White House bid to hold off Iran sanctions gains backing
WASHINGTON (Reuters) - President Barack Obama's campaign for Congress to hold off on new sanctions over Iran's nuclear program won a key endorsement on Thursday when the chairman of the U.S. Senate Banking Committee rejected tightening measures against Iran now.
Senator Tim Johnson, a Democrat, said he agrees with the Obama administration that such legislation could disrupt delicate negotiations seeking to curb Iran's nuclear program. The Banking Committee oversees sanctions legislation in the Senate.
"We should not do anything counterproductive that might shatter Western unity on this issue," Johnson said at a hearing.
"We should make sure that if the talks fail, it was Iran that caused their failure. We should not give Iran, the P5+1 countries or other nations a pretext to lay responsibility for their collapse on us," he said.
Iran's foreign minister also has said a new sanctions law would kill the interim agreement reached in Geneva on November 24. In that agreement, Tehran agreed to limit uranium enrichment in return for an easing of international sanctions.
The administration's push to hold off on sanctions gained further momentum when other senators - including senior Republicans - said they did not expect action now.
"I realized we're sort of going through a rope-a-dope here in the Senate and that we're not actually going to do anything," said Senator Bob Corker, the top Republican on the Foreign Relations Committee and a member of the Banking panel.
Underscoring the administration's insistence that it is not backing down on Iran, the U.S. Treasury Department announced shortly before the Banking Committee hearing that it had blacklisted several companies and individuals for supporting Iran's nuclear program.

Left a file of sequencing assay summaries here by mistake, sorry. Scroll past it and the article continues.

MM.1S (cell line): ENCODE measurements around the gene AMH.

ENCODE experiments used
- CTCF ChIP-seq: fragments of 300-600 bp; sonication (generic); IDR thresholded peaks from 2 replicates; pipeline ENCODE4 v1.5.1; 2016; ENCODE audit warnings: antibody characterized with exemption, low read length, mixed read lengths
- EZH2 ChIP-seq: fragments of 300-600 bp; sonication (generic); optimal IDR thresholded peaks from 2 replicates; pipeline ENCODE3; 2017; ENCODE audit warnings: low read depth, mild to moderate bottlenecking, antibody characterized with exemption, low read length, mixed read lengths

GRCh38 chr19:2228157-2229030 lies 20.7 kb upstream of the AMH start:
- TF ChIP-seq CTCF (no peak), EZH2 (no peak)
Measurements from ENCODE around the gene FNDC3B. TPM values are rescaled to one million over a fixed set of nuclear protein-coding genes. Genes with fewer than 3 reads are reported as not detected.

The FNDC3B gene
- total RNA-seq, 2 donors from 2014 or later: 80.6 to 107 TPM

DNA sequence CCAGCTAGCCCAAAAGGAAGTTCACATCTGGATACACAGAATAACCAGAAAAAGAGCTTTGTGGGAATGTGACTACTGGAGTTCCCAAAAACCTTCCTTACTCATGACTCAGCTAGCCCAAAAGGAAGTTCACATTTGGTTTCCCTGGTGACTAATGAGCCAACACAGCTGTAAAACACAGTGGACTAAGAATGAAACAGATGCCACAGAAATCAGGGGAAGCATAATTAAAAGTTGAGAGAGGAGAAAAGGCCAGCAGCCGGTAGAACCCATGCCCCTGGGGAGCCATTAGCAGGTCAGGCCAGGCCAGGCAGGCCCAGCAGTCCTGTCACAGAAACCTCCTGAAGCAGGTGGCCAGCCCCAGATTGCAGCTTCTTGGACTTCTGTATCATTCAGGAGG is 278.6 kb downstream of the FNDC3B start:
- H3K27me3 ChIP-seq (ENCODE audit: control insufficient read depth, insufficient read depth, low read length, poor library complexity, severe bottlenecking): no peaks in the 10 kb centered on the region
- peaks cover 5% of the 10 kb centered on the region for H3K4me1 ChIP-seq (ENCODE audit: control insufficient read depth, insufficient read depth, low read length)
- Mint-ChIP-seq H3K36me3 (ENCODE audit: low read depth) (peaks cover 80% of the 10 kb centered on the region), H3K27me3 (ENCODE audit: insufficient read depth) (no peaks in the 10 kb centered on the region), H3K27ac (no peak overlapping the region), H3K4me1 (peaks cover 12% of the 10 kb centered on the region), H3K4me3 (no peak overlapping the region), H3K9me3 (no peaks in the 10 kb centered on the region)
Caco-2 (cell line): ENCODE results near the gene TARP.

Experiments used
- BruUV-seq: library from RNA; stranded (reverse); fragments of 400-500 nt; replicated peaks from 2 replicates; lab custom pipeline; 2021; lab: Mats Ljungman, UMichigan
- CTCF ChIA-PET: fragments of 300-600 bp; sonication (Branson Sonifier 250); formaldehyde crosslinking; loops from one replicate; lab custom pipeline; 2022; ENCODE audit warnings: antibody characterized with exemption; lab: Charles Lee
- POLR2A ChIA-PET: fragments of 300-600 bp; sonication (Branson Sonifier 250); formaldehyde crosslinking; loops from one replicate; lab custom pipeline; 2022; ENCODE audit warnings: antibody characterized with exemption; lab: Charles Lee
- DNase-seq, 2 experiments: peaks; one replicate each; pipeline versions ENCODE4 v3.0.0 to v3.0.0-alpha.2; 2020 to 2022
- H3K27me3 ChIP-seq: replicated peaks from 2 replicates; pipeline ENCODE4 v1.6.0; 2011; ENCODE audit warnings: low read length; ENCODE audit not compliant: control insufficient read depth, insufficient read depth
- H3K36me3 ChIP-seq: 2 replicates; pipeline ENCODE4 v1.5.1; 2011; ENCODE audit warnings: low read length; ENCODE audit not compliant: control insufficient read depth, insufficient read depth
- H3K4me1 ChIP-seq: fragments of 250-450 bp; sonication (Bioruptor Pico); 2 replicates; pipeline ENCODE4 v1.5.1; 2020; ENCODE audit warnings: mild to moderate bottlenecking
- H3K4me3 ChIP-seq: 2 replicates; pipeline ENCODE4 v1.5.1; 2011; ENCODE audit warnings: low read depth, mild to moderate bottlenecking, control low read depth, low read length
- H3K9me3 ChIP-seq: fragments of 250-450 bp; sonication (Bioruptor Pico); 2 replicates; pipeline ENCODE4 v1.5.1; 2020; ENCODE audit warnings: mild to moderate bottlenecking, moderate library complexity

The P5+1 powers who negotiated the interim deal on Iran's nuclear program - Britain, China, France, Germany, Russia and the United States - are continuing negotiations with a goal of reaching a comprehensive final deal in six months.
Johnson also said he and Senator Mike Crapo, the top Republican on the Banking panel, had crafted a new sanctions bill, not to pass now, but to be put into effect if Iran does not comply with the Geneva agreement or negotiations collapse.
"I am holding back ... simply because of the administration's request," Crapo told reporters after the hearing.
Crapo said he believed in strong sanctions but had not decided how he would vote if a group of more hawkish senators led by Democrat Robert Menendez and Republican Mark Kirk pursued a plan to introduce sanctions legislation without going through the Banking Committee.
Menendez said at the banking hearing that he remained deeply skeptical about Iran and said the Senate might need to pass a resolution spelling out what it sees as terms of an acceptable final agreement with Iran.
The Obama administration is eager to remind companies hoping for an opening to do business with Iran that sanctions that have crippled the country's economy remain in place.
"We are very actively dissuading international oil companies and others who think that now may be a time to test the waters in Iran," David Cohen, undersecretary for terrorism and financial intelligence for the Treasury Department, said at the hearing.
Treasury Secretary Jack Lew met recently with more than 100 bank chief executives and other business leaders to give that message, he said.